Photo: Chris Graythen/Getty Images via NASCAR

Old Wilkesboro Surface Could Make for Best Next-Gen Short Track Race

By Matt Weaver, Special Contributor

NORTH WILKESBORO, N.C. — It’s been a long time since the NASCAR Cup Series has raced on a surface this old.

“Never,” says Corey Lajoie.

Yeah, that’s probably true, but certainly true from a modern standpoint where the highest levels generally compete on the most pristine surfaces and still state-of-the-art facilities. With all due credit to Marcus Smith and Steve Swift, North Wilkesboro Speedway looks incredible all things considered, but this place is neither state-of-the-art nor pristine.

That’s generally a good thing in advance of the All Star Race this weekend.

Chase Elliott has generally been critical of the Next Gen car on short tracks, lamenting the lack of speed disparity created by a spec platform but is also optimistic that the tire falloff this weekend will be significant enough to offset that and its aerodynamic shortcomings.

“I hope that’s the case, for the racing’s sake,” Elliott said. “With the track being short, the leader might get to lap traffic a little quicker. So that might be a good thing, especially when the bottom groove was certainly the place to be (in the Late Model races) on Wednesday night.

“So, if that’s the case again and you get to lap traffic and you have to start moving around, I could see that putting us in a good position to put on a good show.”

Brad Keselowski believes the lack of grip is going to be a net positive on Sunday.

“I think two things stand out to me about it,” Keselowski said. “One, it really favors itself to removing some of the aero stuff that we’ve had problems with as a whole, and I think that’s probably going to be really good for us and put the racing a little bit more in the driver’s hands and I think that feeds into the second part that stands out to me is how will the drivers adapt.

“The drivers have fallen into a routine of racing where the cars have been fairly easy to drive and I think generally when you go backwards we see a lot of spins and accidents and things like that when you go backwards on that grip knob. This is a step backwards on the grip knob, which is welcome by me at least and we’ll see what it does to the driver’s ability to find that limit without going too far and having a bunch of accidents.”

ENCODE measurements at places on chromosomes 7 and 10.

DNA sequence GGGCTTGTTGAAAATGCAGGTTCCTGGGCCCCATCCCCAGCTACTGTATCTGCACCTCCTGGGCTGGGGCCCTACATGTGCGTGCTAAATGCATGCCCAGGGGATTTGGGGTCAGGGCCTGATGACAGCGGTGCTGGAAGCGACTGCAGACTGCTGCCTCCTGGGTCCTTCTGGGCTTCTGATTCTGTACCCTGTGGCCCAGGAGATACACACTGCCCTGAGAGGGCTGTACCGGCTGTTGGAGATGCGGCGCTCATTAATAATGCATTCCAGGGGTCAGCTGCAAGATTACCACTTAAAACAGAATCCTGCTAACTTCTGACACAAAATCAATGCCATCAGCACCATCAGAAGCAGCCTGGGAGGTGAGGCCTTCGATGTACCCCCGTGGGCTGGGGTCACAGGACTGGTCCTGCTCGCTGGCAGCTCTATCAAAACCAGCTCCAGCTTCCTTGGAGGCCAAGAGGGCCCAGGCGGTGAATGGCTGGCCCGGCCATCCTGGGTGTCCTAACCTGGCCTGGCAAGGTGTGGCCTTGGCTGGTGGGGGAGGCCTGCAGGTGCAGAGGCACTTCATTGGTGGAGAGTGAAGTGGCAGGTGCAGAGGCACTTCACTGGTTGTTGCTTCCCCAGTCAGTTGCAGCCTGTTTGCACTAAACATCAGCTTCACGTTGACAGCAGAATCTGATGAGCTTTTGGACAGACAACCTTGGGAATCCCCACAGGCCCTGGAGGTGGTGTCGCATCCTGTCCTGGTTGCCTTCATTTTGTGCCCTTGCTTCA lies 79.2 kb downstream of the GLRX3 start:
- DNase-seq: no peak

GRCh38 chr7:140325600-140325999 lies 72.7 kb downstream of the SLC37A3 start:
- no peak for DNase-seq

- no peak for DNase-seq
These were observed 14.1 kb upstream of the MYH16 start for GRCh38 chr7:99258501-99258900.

Corey Lajoie worries, to a certain point, if the falloff could be so great that it doesn’t allow the drivers to actually race on Sunday.

“I’m not going to be upset when they dig it up and put a new fresh layer on it so you can hammer down, spin some guys and run close together,” Lajoie said. “I don’t think we’re going to see a lot of that on Sunday because of how limited the traction is.”

At the same time, the traction is so limited that drivers shouldn’t be downshifting one of the other things working against short track racing in addition to the aerodynamic flaws and a lack of horsepower. Lajoie does agree that there are positives to this surface too.

Most notably, that Cup has never raced on a surface this old nor has any data on it, makes it an unknown in all the best ways.

“I think the biggest benefit is that the engineers haven’t had a time to figure it out yet, and make it bad,” Lajoie said. “We don’t have a good validated track sim model to see where the grip and the bumps are.

“Those make the cars drive considerably better. I think we’re going to see some cars with short run skews and others with long run skews and I think you’ll get some disparity there 40 laps into a run.

“But I don’t think people fully anticipate how slow we’re going to be — about two seconds slower than the Super Late Models because we’re 100 lbs. heavier. We’re going to be sliding around I don’t think we’re going to be 50 percent throttle 15 laps into a run.”

After running the ASA STARS Super Late Model race on Wednesday night, William Byron praised that platform for allowing drivers to close up on the rear-end of another car without pushing up the track the way the rear diffuser forces a trailing car up the track.

And again, with so little grip in the track, Byron also thinks it will negate downshifting — something else that should help the racing.

“It will be tough to want to shift this weekend,” Byron said. “The length of the straightaways has a lot to do with it, as well. Martinsville being tight corners and long straightaways, it gets you in that RPM range where you have that other gear to work with. I don’t think you’re going to shift this weekend.

“I think you’re going to ride around there in fourth gear and maybe shift to fifth all the way around to save the tires more. It might actually work the opposite of what we normally have with wanting less RPMs to save the rear tires. Who knows? Maybe we start shifting if the pace is fast but I think you’re going to run around there in fourth.”

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